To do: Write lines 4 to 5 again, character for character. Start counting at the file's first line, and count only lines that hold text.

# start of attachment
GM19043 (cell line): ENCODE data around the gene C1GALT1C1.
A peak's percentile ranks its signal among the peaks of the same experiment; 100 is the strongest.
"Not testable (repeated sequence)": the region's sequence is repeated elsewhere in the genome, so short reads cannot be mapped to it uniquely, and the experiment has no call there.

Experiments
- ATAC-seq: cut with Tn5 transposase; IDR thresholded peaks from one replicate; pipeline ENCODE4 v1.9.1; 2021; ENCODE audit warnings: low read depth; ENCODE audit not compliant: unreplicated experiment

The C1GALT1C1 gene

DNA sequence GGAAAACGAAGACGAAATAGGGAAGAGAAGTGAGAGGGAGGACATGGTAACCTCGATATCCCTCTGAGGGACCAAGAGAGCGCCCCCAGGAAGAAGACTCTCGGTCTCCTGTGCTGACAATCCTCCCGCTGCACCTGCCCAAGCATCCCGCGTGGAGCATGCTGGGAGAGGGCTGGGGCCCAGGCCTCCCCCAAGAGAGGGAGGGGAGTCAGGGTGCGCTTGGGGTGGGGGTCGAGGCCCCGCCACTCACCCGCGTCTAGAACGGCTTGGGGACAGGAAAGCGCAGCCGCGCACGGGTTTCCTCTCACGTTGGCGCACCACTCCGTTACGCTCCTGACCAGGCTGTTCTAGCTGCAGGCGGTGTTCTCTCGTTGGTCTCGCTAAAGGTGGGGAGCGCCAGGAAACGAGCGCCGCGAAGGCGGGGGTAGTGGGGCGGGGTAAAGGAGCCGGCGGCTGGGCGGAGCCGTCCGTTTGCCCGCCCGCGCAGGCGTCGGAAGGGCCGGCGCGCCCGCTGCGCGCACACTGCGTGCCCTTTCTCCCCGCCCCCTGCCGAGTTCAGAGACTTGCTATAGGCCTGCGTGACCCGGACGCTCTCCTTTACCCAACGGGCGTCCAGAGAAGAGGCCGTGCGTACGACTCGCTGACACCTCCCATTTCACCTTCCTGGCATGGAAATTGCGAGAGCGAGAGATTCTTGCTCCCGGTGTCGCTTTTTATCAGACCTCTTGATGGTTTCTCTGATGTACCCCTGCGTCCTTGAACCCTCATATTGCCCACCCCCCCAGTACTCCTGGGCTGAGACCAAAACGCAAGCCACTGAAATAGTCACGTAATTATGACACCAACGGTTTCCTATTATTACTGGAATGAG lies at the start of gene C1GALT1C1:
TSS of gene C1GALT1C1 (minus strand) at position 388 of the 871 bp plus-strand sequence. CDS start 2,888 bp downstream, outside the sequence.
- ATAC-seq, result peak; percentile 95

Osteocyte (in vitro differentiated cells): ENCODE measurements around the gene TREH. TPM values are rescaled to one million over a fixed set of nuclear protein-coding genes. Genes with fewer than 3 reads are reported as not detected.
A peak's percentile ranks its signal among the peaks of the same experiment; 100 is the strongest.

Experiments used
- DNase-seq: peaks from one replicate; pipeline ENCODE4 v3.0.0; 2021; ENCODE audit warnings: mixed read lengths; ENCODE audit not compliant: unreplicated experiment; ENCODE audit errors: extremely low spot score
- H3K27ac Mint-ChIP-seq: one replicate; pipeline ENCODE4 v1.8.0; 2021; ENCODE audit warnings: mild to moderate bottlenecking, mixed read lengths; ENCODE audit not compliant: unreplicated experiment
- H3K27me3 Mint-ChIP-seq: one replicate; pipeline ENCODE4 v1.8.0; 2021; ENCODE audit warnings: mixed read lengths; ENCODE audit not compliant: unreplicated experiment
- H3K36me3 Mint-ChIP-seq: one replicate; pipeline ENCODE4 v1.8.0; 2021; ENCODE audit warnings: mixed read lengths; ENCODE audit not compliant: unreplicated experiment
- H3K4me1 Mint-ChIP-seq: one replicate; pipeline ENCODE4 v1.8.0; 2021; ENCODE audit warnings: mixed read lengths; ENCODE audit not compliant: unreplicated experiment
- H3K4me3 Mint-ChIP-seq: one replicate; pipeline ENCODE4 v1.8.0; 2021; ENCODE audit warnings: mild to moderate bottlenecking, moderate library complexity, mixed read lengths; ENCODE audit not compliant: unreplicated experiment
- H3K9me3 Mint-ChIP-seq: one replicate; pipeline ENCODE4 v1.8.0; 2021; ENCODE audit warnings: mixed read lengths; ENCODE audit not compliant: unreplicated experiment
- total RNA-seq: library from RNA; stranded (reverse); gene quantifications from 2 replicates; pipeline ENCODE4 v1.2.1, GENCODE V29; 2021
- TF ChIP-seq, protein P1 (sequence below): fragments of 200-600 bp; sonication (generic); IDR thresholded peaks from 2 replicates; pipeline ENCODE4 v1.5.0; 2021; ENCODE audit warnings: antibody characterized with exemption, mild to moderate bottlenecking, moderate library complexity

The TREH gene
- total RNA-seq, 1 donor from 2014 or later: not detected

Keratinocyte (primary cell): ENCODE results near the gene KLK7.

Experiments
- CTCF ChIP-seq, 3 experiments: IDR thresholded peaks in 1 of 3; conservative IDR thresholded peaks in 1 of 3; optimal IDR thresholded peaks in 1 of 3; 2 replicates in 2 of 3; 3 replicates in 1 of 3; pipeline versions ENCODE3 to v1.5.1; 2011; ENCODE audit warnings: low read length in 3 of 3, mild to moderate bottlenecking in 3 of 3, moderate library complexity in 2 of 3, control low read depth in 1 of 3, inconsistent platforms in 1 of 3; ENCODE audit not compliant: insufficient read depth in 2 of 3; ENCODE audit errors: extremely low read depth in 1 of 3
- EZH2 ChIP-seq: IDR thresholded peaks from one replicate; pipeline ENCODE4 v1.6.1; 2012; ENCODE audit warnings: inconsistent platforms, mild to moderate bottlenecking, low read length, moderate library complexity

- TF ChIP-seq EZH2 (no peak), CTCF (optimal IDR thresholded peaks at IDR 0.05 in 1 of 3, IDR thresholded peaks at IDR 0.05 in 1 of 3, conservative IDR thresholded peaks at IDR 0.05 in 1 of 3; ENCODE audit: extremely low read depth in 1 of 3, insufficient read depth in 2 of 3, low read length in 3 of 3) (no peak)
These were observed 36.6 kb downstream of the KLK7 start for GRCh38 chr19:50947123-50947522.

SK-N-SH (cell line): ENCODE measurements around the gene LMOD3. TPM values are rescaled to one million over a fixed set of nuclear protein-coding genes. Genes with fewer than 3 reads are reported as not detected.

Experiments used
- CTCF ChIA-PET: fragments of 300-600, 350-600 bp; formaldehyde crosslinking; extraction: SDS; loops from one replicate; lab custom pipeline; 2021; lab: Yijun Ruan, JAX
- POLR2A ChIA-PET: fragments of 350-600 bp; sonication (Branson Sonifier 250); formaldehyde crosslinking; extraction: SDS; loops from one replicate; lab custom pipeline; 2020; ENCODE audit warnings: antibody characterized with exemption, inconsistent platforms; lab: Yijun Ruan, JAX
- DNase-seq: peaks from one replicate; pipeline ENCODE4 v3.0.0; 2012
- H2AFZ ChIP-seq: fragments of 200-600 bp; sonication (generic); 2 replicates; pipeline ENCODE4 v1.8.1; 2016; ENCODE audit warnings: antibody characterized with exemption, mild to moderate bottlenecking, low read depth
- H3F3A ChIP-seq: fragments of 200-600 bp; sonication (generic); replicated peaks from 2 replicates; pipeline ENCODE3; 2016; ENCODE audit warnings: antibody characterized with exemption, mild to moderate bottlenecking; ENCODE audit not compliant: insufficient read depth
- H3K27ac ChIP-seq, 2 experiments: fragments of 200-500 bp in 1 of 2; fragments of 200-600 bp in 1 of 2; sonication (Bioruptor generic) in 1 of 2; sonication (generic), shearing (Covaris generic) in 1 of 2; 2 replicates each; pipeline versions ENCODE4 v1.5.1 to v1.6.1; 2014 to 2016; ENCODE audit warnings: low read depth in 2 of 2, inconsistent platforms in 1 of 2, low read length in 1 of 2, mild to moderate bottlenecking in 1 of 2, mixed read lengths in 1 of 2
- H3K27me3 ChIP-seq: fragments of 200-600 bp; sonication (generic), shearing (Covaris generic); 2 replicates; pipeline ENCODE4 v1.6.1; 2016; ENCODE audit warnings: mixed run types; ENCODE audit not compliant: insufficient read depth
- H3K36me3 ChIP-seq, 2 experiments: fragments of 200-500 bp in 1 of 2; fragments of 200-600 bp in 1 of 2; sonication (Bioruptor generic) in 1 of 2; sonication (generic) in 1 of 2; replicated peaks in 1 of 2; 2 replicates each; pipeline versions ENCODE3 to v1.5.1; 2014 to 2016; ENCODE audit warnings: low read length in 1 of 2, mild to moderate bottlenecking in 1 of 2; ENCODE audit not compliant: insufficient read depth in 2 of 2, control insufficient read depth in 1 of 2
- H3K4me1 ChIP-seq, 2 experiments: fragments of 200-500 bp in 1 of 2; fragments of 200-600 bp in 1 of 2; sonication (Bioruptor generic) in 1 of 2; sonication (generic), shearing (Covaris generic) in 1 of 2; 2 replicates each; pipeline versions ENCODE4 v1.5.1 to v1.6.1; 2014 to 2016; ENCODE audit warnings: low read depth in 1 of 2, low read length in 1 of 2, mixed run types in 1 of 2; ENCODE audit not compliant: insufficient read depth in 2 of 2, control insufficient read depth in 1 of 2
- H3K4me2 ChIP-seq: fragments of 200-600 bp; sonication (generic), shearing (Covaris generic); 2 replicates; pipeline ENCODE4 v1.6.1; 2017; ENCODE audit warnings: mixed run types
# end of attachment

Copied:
Experiments
- ATAC-seq: cut with Tn5 transposase; IDR thresholded peaks from one replicate; pipeline ENCODE4 v1.9.1; 2021; ENCODE audit warnings: low read depth; ENCODE audit not compliant: unreplicated experiment